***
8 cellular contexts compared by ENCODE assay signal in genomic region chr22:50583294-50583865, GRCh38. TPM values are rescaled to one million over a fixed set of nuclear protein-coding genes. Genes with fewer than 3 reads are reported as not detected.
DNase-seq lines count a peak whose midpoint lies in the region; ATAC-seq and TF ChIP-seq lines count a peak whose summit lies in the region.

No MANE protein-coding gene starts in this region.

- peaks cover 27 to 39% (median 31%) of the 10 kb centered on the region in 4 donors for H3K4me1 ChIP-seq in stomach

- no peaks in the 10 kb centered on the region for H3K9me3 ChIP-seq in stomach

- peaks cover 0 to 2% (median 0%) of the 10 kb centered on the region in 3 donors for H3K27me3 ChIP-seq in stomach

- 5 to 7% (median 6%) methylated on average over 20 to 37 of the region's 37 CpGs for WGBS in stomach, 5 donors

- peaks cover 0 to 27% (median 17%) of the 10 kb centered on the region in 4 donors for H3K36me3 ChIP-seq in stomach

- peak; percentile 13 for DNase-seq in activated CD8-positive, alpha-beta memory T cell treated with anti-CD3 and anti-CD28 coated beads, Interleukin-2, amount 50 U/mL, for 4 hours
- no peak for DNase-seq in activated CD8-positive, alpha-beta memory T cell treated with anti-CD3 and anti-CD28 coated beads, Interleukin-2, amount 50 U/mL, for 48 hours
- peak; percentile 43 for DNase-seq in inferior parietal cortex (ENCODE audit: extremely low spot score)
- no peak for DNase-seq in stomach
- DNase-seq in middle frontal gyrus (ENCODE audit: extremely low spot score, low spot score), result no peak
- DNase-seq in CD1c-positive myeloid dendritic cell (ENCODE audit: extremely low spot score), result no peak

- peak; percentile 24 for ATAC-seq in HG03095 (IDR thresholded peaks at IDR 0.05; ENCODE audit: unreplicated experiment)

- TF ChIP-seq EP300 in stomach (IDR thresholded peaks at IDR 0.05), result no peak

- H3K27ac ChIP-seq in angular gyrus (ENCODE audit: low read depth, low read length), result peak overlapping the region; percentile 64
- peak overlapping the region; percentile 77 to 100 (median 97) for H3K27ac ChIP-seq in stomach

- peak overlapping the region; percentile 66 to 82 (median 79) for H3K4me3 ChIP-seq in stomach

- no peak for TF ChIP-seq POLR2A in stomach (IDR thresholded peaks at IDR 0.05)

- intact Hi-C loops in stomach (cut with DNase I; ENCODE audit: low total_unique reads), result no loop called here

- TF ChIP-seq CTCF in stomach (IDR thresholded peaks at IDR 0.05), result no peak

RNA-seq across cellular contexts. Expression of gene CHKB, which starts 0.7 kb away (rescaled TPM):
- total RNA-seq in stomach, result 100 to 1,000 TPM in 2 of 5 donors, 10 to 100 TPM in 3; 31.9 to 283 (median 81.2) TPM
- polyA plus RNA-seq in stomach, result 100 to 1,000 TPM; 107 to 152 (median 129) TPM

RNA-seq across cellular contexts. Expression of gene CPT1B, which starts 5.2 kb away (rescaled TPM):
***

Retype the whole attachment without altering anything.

8 cellular contexts compared by ENCODE assay signal in genomic region chr22:50583294-50583865, GRCh38. TPM values are rescaled to one million over a fixed set of nuclear protein-coding genes. Genes with fewer than 3 reads are reported as not detected.
DNase-seq lines count a peak whose midpoint lies in the region; ATAC-seq and TF ChIP-seq lines count a peak whose summit lies in the region.

No MANE protein-coding gene starts in this region.

- peaks cover 27 to 39% (median 31%) of the 10 kb centered on the region in 4 donors for H3K4me1 ChIP-seq in stomach

- no peaks in the 10 kb centered on the region for H3K9me3 ChIP-seq in stomach

- peaks cover 0 to 2% (median 0%) of the 10 kb centered on the region in 3 donors for H3K27me3 ChIP-seq in stomach

- 5 to 7% (median 6%) methylated on average over 20 to 37 of the region's 37 CpGs for WGBS in stomach, 5 donors

- peaks cover 0 to 27% (median 17%) of the 10 kb centered on the region in 4 donors for H3K36me3 ChIP-seq in stomach

- peak; percentile 13 for DNase-seq in activated CD8-positive, alpha-beta memory T cell treated with anti-CD3 and anti-CD28 coated beads, Interleukin-2, amount 50 U/mL, for 4 hours
- no peak for DNase-seq in activated CD8-positive, alpha-beta memory T cell treated with anti-CD3 and anti-CD28 coated beads, Interleukin-2, amount 50 U/mL, for 48 hours
- peak; percentile 43 for DNase-seq in inferior parietal cortex (ENCODE audit: extremely low spot score)
- no peak for DNase-seq in stomach
- DNase-seq in middle frontal gyrus (ENCODE audit: extremely low spot score, low spot score), result no peak
- DNase-seq in CD1c-positive myeloid dendritic cell (ENCODE audit: extremely low spot score), result no peak

- peak; percentile 24 for ATAC-seq in HG03095 (IDR thresholded peaks at IDR 0.05; ENCODE audit: unreplicated experiment)

- TF ChIP-seq EP300 in stomach (IDR thresholded peaks at IDR 0.05), result no peak

- H3K27ac ChIP-seq in angular gyrus (ENCODE audit: low read depth, low read length), result peak overlapping the region; percentile 64
- peak overlapping the region; percentile 77 to 100 (median 97) for H3K27ac ChIP-seq in stomach

- peak overlapping the region; percentile 66 to 82 (median 79) for H3K4me3 ChIP-seq in stomach

- no peak for TF ChIP-seq POLR2A in stomach (IDR thresholded peaks at IDR 0.05)

- intact Hi-C loops in stomach (cut with DNase I; ENCODE audit: low total_unique reads), result no loop called here

- TF ChIP-seq CTCF in stomach (IDR thresholded peaks at IDR 0.05), result no peak

RNA-seq across cellular contexts. Expression of gene CHKB, which starts 0.7 kb away (rescaled TPM):
- total RNA-seq in stomach, result 100 to 1,000 TPM in 2 of 5 donors, 10 to 100 TPM in 3; 31.9 to 283 (median 81.2) TPM
- polyA plus RNA-seq in stomach, result 100 to 1,000 TPM; 107 to 152 (median 129) TPM

RNA-seq across cellular contexts. Expression of gene CPT1B, which starts 5.2 kb away (rescaled TPM):